Regardless of the technology that is being implemented, there should be some kind of expected results and regular performance indicators to ensure that systems and staff are consistently performing, alerts are being generated when adjustments are needed or when intervention is required. Once properly tuned automation is in place, actionable results should be provided by the system and proactive steps should be taken by staff to identify, protect, detect, respond to threats. Additionally, once a continuous improvement process is implemented with reporting should you then consider the technology operationalized.

Once operationalized you can’t just trust the system, and just because some technology tells you that there is a potential issue does not mean you know what to do about it. The actions staff need to take in order to properly respond to a virus opposed to a denial of service attack are dramatically different and therefore need to be well thought out in order to ensure an organization can effectively respond and recover from those types of events.

Do you reimage? Do you unplug the server? What information is needed during an investigation? Do you need to contact the legal department? These types of questions and many more like them get asked over and over again during an incident and even the smallest detail left out could mean the security team may have missed finding the smoking gun. To make matters even more complex, depending on the effected system, required remediation actions may need to take different paths depending on if a system contains Personal Health Information (PHI) opposed to a system that processes credit card transactions (PCI).

Building out a master system that helps direct a proper incident response plan is invaluable no matter what technology an organization is using to protect themselves from cybercrime. A master system that helps guide analysts in the collection of evidence, specific attributes required to be collected and necessary communication requirements not only help ensure proper process are followed but that any regulatory requirements are immediately fulfilled without question.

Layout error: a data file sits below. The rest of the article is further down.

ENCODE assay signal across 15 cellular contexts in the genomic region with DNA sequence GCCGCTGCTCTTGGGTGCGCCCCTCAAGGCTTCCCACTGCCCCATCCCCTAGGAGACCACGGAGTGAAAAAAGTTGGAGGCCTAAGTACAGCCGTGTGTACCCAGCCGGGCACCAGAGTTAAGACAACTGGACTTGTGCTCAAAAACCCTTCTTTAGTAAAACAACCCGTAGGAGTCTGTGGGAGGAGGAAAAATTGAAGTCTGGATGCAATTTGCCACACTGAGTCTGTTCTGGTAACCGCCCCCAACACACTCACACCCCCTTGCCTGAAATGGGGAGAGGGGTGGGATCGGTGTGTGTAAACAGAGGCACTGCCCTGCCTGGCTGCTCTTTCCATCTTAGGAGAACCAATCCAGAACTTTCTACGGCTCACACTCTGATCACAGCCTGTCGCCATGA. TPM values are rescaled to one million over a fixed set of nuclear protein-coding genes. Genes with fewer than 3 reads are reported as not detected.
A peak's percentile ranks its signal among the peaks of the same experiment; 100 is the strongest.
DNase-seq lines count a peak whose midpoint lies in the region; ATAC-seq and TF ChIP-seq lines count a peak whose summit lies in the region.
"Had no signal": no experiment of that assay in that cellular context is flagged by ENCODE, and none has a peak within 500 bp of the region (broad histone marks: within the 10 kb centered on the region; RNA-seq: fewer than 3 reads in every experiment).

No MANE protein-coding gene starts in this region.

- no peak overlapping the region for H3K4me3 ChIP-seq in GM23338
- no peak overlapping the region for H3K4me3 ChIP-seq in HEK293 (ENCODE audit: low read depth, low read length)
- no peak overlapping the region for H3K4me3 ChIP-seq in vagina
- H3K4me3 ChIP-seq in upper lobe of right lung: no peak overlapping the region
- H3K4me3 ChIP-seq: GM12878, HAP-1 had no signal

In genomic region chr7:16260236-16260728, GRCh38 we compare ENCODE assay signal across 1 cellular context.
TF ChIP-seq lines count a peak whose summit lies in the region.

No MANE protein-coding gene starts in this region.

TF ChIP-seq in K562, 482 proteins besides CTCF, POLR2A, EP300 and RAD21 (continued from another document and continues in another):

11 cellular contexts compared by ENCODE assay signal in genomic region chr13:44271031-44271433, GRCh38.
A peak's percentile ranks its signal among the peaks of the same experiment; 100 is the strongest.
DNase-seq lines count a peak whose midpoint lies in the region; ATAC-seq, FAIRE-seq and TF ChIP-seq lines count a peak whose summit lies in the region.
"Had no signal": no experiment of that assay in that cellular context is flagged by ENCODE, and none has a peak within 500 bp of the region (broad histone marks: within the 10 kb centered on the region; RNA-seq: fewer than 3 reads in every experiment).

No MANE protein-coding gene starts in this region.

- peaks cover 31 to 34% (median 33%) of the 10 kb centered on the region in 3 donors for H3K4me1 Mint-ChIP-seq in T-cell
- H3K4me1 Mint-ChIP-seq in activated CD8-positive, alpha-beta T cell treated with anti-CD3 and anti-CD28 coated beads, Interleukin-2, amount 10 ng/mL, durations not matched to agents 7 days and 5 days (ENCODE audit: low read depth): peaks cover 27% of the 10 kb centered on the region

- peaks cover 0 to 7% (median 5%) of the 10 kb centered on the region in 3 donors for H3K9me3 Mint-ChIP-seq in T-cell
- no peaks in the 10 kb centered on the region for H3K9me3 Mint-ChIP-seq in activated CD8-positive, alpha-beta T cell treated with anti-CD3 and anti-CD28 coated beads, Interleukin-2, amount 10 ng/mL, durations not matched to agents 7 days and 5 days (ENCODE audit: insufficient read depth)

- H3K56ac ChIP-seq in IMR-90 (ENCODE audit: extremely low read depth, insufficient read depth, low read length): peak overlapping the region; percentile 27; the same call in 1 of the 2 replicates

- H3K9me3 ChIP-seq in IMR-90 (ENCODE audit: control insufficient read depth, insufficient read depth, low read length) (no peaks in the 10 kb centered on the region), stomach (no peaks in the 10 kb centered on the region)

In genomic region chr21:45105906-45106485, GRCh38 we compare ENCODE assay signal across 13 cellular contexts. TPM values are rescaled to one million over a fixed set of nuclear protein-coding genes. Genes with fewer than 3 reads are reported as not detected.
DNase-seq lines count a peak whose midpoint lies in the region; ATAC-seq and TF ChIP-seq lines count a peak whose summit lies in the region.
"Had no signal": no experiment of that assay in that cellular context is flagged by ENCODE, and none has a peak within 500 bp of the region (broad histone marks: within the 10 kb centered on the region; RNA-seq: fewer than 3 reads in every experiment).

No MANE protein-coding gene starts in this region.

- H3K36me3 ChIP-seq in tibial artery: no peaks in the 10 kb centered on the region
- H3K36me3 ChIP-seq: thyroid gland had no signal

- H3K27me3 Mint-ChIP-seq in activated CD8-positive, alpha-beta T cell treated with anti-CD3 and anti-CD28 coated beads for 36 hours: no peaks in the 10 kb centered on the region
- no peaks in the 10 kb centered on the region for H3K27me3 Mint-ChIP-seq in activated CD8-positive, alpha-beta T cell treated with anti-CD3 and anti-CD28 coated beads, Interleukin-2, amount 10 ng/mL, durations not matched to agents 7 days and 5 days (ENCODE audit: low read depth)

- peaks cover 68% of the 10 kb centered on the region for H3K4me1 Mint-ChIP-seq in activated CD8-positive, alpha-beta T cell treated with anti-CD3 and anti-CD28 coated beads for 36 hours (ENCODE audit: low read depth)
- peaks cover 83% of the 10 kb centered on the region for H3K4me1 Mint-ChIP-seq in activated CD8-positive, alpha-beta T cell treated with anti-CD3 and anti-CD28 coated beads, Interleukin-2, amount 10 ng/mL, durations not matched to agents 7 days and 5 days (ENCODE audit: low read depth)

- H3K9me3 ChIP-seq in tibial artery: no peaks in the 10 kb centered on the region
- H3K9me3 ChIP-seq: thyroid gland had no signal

The Center for Internet Security (CIS) Critical Security Controls, which are core to many standards including the National Institute of Standards and Technology (NIST) Cybersecurity Framework clearly includes the requirement for implementing incident response infrastructure to help no only plan incident actions but also define roles and communication requirements. Although you cannot prescribe every possible action to every condition or incident a clear playbook for as many varieties of incidents you can build will pay huge dividends when an incident occurs and the fog of war and chaos sets in.

All too often I find organizations that complain they don’t get enough budget for cybersecurity, they don’t have enough people to perform the mission and have far too many gaps on the network to provide any real protection for the company they are working for. There are many cases where this is true, but upon a deeper look many of these complaints are self-inflicted by incomplete technology implementations and a lack of operationalizing systems in order to perform effective and complete incident response management.

Security teams must look at the types of events that they expect, perform table top exercises against those expected events and build out master playbook systems that can help guide analysts to perform the required actions discovered during those exercises when the real events occur.

Click the button below to schedule your one-on-one demo of the D3 Incident Management Platform.

Alex MacLachlan

Alex MacLachlan

Alex is the Director of Marketing at D3. He oversees D3's marketing, communications, and digital programs. He enjoys fishing, "checking the analytics", playing golf and watching hockey - in that order.


Comments

Add a comment:

email

username

url

your comment

Your comment will be revised by the site if needed.